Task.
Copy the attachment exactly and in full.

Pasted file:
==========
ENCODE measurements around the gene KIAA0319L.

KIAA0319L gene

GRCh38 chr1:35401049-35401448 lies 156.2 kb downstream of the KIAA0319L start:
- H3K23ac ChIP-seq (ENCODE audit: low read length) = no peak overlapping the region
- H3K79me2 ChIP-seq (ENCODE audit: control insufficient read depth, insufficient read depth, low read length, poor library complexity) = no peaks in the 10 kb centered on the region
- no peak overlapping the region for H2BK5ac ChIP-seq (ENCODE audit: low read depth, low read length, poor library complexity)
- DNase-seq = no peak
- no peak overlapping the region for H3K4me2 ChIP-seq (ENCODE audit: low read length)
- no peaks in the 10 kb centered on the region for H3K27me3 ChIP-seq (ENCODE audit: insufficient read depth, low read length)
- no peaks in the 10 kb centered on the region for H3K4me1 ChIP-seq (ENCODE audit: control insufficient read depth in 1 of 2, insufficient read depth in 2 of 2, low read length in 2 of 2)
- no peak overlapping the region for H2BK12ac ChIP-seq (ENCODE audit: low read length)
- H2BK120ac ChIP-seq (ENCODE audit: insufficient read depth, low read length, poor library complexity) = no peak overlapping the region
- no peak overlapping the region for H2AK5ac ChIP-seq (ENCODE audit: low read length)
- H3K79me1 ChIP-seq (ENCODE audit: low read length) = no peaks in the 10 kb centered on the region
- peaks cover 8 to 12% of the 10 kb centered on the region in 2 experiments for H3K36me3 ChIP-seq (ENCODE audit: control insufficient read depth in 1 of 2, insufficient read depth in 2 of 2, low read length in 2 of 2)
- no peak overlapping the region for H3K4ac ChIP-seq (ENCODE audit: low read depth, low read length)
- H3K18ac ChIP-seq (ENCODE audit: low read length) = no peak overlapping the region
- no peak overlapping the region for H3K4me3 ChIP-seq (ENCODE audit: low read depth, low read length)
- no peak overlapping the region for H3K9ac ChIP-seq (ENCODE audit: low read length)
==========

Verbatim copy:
ENCODE measurements around the gene KIAA0319L.

KIAA0319L gene

GRCh38 chr1:35401049-35401448 lies 156.2 kb downstream of the KIAA0319L start:
- H3K23ac ChIP-seq (ENCODE audit: low read length) = no peak overlapping the region
- H3K79me2 ChIP-seq (ENCODE audit: control insufficient read depth, insufficient read depth, low read length, poor library complexity) = no peaks in the 10 kb centered on the region
- no peak overlapping the region for H2BK5ac ChIP-seq (ENCODE audit: low read depth, low read length, poor library complexity)
- DNase-seq = no peak
- no peak overlapping the region for H3K4me2 ChIP-seq (ENCODE audit: low read length)
- no peaks in the 10 kb centered on the region for H3K27me3 ChIP-seq (ENCODE audit: insufficient read depth, low read length)
- no peaks in the 10 kb centered on the region for H3K4me1 ChIP-seq (ENCODE audit: control insufficient read depth in 1 of 2, insufficient read depth in 2 of 2, low read length in 2 of 2)
- no peak overlapping the region for H2BK12ac ChIP-seq (ENCODE audit: low read length)
- H2BK120ac ChIP-seq (ENCODE audit: insufficient read depth, low read length, poor library complexity) = no peak overlapping the region
- no peak overlapping the region for H2AK5ac ChIP-seq (ENCODE audit: low read length)
- H3K79me1 ChIP-seq (ENCODE audit: low read length) = no peaks in the 10 kb centered on the region
- peaks cover 8 to 12% of the 10 kb centered on the region in 2 experiments for H3K36me3 ChIP-seq (ENCODE audit: control insufficient read depth in 1 of 2, insufficient read depth in 2 of 2, low read length in 2 of 2)
- no peak overlapping the region for H3K4ac ChIP-seq (ENCODE audit: low read depth, low read length)
- H3K18ac ChIP-seq (ENCODE audit: low read length) = no peak overlapping the region
- no peak overlapping the region for H3K4me3 ChIP-seq (ENCODE audit: low read depth, low read length)
- no peak overlapping the region for H3K9ac ChIP-seq (ENCODE audit: low read length)